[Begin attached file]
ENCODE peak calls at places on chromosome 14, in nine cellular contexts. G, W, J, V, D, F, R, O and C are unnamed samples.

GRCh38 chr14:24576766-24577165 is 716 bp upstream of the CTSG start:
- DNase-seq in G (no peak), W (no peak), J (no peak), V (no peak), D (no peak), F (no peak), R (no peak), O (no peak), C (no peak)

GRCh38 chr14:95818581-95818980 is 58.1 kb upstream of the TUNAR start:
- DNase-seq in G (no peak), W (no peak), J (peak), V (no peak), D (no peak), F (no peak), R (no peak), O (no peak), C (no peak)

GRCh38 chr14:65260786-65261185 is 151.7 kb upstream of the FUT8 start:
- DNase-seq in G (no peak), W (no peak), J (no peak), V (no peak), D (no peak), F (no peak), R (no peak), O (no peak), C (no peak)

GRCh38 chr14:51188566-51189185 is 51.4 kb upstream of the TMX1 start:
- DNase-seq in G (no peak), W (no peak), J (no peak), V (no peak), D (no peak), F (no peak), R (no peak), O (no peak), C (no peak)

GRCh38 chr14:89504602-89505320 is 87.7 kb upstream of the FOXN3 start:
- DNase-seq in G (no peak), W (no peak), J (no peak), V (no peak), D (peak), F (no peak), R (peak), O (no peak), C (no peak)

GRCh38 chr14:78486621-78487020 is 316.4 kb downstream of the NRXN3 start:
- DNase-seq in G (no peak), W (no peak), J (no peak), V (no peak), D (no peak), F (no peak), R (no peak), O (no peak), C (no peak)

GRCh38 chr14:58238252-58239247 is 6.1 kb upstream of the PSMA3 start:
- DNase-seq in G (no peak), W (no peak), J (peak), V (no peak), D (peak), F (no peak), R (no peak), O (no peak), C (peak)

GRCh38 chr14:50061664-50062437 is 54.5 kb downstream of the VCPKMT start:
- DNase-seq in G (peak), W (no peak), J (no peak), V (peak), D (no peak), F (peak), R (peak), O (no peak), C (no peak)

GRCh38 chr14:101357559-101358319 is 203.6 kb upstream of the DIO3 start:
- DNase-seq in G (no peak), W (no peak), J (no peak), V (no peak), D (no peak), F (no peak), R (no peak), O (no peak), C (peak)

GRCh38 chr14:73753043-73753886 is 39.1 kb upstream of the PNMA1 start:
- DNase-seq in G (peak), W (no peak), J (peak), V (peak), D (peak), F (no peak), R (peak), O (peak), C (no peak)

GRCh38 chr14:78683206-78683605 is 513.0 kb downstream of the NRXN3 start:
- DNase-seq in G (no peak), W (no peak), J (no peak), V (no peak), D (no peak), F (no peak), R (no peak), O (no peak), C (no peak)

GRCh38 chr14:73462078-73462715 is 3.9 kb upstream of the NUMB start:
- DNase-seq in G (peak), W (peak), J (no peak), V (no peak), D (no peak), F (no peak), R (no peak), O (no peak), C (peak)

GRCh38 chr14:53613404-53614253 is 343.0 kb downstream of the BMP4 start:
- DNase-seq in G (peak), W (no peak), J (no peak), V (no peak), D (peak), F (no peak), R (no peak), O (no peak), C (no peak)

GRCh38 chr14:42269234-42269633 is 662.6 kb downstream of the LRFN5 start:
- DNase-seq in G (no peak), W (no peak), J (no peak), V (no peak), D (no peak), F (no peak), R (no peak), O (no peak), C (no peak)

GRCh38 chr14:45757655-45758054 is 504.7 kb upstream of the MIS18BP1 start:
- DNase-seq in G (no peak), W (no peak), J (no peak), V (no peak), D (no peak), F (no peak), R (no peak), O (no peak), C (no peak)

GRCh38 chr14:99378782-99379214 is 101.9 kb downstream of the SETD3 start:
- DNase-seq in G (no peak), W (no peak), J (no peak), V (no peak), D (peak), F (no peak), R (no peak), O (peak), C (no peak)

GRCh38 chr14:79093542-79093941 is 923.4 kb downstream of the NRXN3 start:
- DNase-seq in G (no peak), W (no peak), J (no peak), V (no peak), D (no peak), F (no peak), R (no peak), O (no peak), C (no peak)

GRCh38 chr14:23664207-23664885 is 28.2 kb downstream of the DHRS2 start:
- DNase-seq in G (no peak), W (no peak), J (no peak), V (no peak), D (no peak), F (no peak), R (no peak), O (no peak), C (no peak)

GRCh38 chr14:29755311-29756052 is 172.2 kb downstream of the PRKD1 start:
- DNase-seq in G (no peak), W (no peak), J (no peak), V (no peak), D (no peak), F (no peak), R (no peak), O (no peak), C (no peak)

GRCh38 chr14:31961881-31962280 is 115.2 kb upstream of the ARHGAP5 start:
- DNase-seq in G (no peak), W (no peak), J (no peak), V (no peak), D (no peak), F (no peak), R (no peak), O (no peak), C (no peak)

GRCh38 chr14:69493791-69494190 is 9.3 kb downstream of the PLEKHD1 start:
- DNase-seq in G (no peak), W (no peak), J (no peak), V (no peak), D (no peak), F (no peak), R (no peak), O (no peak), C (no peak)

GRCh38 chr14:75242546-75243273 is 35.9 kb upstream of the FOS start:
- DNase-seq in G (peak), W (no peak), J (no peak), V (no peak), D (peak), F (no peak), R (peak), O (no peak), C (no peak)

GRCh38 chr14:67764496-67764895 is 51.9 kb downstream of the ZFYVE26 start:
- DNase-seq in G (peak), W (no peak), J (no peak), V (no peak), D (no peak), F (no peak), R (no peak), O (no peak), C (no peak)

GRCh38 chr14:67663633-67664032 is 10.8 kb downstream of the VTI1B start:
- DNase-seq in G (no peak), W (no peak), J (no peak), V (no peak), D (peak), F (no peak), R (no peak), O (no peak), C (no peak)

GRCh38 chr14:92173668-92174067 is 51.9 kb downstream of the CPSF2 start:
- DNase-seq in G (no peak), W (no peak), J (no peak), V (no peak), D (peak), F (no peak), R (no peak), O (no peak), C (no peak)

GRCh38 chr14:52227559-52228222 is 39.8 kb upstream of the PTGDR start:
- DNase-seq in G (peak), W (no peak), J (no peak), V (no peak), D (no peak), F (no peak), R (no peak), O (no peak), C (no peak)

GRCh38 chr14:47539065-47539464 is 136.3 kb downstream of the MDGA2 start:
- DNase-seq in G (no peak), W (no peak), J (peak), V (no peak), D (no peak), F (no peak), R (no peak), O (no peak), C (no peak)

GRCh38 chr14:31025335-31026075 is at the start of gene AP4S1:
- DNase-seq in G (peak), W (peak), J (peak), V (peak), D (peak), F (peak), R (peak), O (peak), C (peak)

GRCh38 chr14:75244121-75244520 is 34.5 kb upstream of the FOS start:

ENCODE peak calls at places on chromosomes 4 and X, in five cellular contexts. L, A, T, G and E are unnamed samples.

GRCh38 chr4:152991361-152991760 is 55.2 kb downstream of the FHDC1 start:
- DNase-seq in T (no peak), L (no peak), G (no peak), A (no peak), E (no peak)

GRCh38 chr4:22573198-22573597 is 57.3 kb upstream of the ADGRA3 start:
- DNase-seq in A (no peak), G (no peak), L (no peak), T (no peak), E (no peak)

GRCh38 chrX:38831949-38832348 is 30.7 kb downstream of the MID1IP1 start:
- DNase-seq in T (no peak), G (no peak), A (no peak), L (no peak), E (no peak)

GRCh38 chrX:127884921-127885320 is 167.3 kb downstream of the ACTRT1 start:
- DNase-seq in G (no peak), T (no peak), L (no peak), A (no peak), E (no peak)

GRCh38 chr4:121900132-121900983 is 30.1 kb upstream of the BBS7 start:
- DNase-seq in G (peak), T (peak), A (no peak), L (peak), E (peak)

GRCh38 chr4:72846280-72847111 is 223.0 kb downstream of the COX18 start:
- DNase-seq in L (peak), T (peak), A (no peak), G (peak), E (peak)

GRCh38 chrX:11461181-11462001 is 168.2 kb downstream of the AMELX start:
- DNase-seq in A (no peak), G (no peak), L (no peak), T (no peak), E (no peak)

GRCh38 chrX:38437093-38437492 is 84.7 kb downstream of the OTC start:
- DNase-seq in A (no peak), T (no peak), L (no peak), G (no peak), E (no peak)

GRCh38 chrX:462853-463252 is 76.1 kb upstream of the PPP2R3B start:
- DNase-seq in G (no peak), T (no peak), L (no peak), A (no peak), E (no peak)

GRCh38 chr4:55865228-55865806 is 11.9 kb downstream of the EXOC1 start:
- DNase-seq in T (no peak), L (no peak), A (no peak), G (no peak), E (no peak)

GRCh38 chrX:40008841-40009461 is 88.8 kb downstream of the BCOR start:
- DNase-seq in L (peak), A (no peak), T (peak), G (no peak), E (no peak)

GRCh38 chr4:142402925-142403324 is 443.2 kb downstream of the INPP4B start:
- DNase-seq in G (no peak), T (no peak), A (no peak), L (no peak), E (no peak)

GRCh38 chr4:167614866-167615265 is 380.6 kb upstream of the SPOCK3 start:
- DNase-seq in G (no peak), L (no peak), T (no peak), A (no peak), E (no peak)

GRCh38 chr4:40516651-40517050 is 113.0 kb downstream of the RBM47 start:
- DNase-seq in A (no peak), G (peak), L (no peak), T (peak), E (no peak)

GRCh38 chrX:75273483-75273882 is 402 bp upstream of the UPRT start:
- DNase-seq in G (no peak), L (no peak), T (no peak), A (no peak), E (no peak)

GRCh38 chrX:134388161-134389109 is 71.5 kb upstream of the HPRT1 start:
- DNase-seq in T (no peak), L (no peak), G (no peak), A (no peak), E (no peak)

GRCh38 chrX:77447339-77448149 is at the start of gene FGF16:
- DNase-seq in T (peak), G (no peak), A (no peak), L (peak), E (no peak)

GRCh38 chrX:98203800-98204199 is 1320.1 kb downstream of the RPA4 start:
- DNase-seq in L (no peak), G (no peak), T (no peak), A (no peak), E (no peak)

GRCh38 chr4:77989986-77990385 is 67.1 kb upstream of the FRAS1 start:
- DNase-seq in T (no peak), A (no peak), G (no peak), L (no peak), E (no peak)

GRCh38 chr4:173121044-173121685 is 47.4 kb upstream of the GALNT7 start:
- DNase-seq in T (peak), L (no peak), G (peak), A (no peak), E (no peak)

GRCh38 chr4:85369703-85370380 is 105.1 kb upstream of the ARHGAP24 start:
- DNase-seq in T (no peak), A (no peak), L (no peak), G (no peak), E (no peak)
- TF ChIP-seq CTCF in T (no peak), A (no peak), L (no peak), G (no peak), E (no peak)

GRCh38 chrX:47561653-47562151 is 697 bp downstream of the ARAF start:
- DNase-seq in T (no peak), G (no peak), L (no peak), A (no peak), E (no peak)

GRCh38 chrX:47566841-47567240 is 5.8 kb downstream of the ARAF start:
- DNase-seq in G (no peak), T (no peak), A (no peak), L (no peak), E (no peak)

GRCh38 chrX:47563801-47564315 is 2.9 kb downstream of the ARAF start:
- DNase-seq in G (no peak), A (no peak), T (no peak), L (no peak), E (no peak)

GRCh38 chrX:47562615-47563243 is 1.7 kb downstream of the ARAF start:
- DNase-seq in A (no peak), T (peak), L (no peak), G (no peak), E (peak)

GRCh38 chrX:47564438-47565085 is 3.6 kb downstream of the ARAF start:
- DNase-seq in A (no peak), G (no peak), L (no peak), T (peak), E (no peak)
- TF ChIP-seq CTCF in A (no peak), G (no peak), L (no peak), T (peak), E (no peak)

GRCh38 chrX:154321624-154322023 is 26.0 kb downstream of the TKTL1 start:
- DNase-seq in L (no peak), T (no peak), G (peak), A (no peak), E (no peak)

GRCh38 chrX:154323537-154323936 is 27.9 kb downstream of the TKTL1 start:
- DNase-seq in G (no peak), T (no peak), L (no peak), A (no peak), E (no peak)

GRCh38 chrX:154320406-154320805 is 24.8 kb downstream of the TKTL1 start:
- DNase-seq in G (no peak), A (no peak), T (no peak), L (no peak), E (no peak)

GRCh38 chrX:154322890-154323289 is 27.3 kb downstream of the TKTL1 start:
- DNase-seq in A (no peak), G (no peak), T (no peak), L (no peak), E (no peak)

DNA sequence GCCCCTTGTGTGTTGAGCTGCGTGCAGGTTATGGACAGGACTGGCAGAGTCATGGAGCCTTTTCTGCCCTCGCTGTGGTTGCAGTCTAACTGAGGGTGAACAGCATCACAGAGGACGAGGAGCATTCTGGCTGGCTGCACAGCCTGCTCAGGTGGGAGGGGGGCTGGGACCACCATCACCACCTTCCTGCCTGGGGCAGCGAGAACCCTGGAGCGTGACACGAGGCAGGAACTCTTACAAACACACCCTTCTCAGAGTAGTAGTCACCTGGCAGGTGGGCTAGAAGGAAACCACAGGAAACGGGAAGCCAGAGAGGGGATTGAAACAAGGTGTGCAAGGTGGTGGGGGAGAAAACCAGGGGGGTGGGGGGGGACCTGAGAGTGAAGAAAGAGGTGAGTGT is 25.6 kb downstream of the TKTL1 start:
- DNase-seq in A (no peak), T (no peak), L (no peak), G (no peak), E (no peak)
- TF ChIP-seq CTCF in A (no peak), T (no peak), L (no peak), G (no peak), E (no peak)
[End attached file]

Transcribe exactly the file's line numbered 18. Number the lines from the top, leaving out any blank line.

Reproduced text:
GRCh38 chr14:101357559-101358319 is 203.6 kb upstream of the DIO3 start: